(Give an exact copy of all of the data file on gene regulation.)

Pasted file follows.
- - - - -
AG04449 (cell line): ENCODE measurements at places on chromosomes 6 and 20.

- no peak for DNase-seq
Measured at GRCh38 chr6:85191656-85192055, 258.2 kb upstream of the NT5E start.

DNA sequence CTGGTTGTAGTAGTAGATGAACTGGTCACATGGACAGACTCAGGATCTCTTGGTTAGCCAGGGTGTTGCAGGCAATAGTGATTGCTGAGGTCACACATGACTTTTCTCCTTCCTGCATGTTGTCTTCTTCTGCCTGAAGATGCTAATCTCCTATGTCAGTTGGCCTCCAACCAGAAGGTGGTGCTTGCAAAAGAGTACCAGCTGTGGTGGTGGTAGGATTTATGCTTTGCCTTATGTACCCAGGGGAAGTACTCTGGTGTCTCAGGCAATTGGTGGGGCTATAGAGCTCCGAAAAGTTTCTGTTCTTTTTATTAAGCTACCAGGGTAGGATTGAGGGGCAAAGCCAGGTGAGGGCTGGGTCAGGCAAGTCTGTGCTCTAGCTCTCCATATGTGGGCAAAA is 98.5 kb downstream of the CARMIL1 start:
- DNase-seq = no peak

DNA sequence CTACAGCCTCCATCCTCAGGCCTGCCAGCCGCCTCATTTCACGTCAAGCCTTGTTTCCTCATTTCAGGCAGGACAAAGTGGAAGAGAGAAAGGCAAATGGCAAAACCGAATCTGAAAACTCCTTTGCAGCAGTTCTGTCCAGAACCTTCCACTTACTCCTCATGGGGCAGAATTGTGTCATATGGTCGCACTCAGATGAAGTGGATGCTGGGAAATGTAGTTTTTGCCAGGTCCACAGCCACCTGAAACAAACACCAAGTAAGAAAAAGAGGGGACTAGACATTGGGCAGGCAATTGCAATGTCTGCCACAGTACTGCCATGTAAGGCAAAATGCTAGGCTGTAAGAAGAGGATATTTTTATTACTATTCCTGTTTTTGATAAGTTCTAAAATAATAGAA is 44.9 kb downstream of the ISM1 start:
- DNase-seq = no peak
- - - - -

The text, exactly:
AG04449 (cell line): ENCODE measurements at places on chromosomes 6 and 20.

- no peak for DNase-seq
Measured at GRCh38 chr6:85191656-85192055, 258.2 kb upstream of the NT5E start.

DNA sequence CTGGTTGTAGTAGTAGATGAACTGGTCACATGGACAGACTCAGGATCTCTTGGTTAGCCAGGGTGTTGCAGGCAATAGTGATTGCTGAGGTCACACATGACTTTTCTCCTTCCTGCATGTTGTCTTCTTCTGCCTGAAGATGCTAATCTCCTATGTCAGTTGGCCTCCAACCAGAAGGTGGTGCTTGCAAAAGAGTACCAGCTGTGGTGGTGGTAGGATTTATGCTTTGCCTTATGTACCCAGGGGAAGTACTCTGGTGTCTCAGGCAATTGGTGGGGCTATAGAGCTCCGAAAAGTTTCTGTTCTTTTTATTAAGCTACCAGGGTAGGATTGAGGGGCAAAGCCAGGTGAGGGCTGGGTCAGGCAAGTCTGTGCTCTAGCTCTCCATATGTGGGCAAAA is 98.5 kb downstream of the CARMIL1 start:
- DNase-seq = no peak

DNA sequence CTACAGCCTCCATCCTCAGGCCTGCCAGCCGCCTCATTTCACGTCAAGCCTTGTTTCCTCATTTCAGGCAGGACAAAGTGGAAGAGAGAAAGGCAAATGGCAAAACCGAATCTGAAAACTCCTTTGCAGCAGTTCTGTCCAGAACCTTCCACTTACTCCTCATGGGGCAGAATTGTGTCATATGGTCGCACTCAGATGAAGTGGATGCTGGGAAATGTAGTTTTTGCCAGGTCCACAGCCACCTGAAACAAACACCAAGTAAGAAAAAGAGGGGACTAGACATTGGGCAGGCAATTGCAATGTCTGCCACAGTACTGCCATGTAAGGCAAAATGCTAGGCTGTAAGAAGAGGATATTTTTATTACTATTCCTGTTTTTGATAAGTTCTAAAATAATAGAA is 44.9 kb downstream of the ISM1 start:
- DNase-seq = no peak